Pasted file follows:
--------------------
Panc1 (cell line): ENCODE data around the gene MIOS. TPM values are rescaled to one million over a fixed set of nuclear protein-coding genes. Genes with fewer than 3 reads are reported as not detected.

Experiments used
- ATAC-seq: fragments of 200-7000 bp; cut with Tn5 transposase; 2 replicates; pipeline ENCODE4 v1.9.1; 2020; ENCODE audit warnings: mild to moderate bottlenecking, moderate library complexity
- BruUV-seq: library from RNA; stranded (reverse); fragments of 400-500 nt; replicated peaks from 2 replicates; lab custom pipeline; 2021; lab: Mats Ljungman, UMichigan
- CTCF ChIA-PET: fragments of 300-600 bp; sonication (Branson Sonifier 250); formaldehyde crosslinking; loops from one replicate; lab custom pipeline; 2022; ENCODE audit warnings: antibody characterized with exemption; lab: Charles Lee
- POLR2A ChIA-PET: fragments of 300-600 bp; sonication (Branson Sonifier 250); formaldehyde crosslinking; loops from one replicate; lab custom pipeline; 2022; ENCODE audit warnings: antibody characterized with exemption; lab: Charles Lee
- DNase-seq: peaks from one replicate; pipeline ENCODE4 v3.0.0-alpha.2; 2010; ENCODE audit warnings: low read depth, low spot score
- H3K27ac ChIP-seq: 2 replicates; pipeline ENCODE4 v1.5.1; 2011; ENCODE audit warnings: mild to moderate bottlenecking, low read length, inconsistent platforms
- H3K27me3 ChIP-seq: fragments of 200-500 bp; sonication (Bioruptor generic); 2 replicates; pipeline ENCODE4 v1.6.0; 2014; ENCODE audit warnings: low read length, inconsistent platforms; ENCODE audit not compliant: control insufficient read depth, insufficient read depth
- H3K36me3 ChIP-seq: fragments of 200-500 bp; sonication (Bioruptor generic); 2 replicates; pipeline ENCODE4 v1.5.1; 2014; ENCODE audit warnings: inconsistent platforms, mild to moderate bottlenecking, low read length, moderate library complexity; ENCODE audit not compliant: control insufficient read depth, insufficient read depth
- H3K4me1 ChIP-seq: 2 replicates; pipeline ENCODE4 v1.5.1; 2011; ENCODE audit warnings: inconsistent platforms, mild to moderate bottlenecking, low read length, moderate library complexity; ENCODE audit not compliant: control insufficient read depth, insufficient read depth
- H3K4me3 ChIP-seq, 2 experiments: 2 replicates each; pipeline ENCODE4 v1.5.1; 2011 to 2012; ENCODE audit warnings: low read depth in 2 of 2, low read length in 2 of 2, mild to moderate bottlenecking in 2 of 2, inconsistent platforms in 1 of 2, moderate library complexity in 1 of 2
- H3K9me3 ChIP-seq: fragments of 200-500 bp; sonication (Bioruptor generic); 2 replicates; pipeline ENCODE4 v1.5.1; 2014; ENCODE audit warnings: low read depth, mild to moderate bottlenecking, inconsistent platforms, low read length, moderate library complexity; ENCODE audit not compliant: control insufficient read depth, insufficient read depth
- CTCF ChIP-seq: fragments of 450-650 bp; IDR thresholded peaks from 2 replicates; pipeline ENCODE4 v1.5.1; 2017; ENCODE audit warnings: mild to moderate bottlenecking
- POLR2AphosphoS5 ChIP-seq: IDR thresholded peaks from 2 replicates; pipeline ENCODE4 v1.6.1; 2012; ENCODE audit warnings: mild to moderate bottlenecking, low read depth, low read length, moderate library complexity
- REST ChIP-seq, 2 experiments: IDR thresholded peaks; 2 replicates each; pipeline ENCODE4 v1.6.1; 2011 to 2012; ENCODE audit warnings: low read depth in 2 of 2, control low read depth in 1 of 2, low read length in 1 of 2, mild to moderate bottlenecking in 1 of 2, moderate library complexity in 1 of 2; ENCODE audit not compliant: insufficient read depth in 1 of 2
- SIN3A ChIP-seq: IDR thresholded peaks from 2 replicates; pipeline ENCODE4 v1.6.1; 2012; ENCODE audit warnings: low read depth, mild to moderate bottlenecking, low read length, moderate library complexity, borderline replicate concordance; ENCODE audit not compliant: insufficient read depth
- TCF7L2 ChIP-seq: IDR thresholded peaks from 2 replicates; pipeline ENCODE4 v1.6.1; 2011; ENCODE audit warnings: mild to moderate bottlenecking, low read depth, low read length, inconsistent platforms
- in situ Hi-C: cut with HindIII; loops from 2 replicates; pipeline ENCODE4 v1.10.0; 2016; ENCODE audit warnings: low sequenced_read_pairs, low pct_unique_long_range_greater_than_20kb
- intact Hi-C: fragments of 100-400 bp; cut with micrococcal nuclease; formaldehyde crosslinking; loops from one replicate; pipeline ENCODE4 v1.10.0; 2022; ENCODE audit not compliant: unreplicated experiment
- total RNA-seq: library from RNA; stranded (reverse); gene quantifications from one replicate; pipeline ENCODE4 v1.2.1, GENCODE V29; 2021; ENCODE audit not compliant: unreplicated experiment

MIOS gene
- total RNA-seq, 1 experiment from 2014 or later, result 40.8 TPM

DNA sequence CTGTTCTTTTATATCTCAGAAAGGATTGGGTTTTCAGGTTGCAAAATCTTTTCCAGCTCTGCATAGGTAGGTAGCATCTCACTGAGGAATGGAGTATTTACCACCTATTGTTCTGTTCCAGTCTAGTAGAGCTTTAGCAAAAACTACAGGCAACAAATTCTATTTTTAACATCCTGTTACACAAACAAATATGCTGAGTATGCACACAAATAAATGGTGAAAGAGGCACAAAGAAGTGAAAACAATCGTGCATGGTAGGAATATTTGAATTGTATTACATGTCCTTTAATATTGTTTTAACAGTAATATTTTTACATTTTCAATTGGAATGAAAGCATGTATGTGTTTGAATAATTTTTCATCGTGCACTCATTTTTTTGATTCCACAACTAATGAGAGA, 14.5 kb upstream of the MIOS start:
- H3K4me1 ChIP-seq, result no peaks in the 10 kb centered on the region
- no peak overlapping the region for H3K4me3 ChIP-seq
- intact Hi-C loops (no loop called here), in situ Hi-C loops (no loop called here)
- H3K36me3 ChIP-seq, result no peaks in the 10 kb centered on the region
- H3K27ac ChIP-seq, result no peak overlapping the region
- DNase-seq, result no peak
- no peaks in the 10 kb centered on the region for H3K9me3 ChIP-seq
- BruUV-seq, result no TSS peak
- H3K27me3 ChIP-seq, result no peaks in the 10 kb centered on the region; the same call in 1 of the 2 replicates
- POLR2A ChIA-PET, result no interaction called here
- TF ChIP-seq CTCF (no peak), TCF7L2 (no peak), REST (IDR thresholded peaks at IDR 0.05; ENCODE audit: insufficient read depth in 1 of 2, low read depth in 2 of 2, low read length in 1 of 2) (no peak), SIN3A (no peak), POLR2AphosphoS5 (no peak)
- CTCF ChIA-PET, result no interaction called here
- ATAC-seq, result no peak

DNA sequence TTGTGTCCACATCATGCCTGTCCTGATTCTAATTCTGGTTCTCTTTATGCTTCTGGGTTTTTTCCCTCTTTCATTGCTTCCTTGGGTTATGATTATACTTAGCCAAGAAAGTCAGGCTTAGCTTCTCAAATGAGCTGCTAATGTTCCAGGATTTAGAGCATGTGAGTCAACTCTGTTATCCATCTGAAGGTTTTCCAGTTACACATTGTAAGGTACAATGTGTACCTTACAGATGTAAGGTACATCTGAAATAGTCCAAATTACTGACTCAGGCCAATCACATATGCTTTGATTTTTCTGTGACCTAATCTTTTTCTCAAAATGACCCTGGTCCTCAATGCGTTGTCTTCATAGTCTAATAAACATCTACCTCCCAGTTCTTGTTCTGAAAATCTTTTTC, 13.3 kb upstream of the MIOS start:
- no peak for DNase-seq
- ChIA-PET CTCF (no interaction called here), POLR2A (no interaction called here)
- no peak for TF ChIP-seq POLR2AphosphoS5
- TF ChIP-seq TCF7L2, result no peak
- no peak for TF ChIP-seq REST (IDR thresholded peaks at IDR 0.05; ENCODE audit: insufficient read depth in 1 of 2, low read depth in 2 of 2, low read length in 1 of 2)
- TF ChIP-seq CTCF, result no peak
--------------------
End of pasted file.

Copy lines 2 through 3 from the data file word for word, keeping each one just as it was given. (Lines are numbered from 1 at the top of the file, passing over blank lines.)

Experiments used
- ATAC-seq: fragments of 200-7000 bp; cut with Tn5 transposase; 2 replicates; pipeline ENCODE4 v1.9.1; 2020; ENCODE audit warnings: mild to moderate bottlenecking, moderate library complexity